“Making comparisons with one another comes naturally to us, and in modern society, that is especially common when it comes to women and their bodies,” said Kiruthiha Vimalakanthan, a PhD candidate, who co-authored the study with Allison Kelly, a professor of psychology at Waterloo.

The study found that comparison-focused women who deliberately exercise compassion towards the females they compare themselves to experience less body dissatisfaction, a lower motivation to diet, and a reduced tendency to compare their appearance to those around them. 

This study is the first to demonstrate that trying to cultivate compassion for others—by wishing them to be happy and free from suffering— may, in turn, benefit one’s own body image and eating attitudes. 

The researchers collected data from 120 females with mixed ethnicities and a mean age of 20.7 years. Participants used a “self-help strategy” over a 48-hour period to combat any negative comparisons they made with other individuals on the basis of physical appearance. Some participants used a caregiving mindset to enhance feelings of compassion and social connectedness towards their comparison target. Others practiced a competitive mindset to think of ways they may be superior to their comparison target.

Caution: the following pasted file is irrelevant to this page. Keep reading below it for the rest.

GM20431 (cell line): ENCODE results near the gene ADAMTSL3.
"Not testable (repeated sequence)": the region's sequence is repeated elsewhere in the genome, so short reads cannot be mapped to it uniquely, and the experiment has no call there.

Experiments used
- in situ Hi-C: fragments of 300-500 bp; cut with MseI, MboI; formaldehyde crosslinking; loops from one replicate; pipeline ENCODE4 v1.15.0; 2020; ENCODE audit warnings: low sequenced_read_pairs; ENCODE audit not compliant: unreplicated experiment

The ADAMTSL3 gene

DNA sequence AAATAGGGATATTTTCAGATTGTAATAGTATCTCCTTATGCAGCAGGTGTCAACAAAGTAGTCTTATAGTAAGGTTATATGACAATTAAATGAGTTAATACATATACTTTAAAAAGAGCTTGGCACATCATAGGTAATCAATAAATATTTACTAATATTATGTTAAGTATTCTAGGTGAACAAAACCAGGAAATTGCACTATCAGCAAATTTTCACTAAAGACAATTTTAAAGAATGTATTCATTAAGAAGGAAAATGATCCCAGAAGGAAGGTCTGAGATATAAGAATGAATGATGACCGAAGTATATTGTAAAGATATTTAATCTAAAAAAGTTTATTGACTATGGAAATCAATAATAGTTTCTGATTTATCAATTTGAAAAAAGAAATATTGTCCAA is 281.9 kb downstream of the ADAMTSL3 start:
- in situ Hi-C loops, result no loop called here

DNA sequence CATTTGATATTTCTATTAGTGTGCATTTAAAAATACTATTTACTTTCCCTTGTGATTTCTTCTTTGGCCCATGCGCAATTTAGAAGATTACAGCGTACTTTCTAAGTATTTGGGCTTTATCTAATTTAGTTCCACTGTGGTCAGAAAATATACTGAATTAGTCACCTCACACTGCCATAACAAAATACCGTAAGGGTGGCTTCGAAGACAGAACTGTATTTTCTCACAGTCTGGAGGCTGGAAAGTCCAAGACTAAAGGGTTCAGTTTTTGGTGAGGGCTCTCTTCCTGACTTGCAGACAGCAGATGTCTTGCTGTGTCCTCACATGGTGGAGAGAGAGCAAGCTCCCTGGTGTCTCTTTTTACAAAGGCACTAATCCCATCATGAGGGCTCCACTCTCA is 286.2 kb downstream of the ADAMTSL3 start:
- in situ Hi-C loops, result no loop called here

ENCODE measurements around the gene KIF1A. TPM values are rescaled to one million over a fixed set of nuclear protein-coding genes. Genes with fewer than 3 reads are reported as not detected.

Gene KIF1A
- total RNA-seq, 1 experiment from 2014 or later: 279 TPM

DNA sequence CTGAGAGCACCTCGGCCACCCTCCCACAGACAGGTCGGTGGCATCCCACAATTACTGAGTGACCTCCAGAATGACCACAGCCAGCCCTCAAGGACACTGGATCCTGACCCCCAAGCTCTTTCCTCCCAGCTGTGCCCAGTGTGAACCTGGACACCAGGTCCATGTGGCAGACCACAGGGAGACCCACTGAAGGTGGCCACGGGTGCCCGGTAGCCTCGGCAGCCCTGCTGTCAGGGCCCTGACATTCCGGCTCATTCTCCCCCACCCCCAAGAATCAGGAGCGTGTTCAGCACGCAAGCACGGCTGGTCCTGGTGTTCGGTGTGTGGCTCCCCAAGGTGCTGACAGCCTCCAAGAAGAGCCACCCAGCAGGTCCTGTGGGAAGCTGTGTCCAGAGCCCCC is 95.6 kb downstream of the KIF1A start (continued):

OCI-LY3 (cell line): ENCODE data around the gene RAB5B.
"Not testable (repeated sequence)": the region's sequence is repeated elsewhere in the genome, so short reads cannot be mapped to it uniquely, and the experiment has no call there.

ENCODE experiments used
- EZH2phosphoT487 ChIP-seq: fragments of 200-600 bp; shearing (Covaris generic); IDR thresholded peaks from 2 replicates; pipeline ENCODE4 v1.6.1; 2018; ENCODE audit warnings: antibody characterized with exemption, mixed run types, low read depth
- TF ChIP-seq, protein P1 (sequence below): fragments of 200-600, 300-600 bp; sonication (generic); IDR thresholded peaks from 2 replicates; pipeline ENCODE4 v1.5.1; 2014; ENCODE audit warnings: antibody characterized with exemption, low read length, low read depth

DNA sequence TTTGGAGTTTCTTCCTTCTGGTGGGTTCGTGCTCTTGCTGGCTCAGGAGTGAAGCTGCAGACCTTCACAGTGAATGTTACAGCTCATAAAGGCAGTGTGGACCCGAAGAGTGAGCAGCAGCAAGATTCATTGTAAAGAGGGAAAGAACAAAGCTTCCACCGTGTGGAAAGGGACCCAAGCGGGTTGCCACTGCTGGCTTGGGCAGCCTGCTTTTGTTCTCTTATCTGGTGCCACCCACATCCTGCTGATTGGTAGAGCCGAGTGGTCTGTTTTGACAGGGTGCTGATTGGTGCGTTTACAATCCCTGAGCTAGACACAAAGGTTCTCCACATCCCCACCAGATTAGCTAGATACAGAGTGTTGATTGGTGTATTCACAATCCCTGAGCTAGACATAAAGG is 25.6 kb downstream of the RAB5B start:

A third group used a distraction strategy to intercept comparison-related thoughts by counting back from 50 in intervals of three. The caregiving practice was the most helpful self-help strategy for the women in the sample who were most prone to comparing themselves to others. 

“In a world where it is increasingly becoming easier to focus on competing and comparing oneself with others, especially with social media and other technological advances, this research is an important contribution to eking out more space for us to practice compassion in our daily lives,” said Vimalakanthan. 

By cultivating compassion for the subject of comparison, the researchers suggest this practice may facilitate a transformation from viewing others as competitors to instead seeing them as fellow human beings, providing an opportunity to feel less threatened by and more connected to other people. 

The study was recently published in the journal Body Image. 

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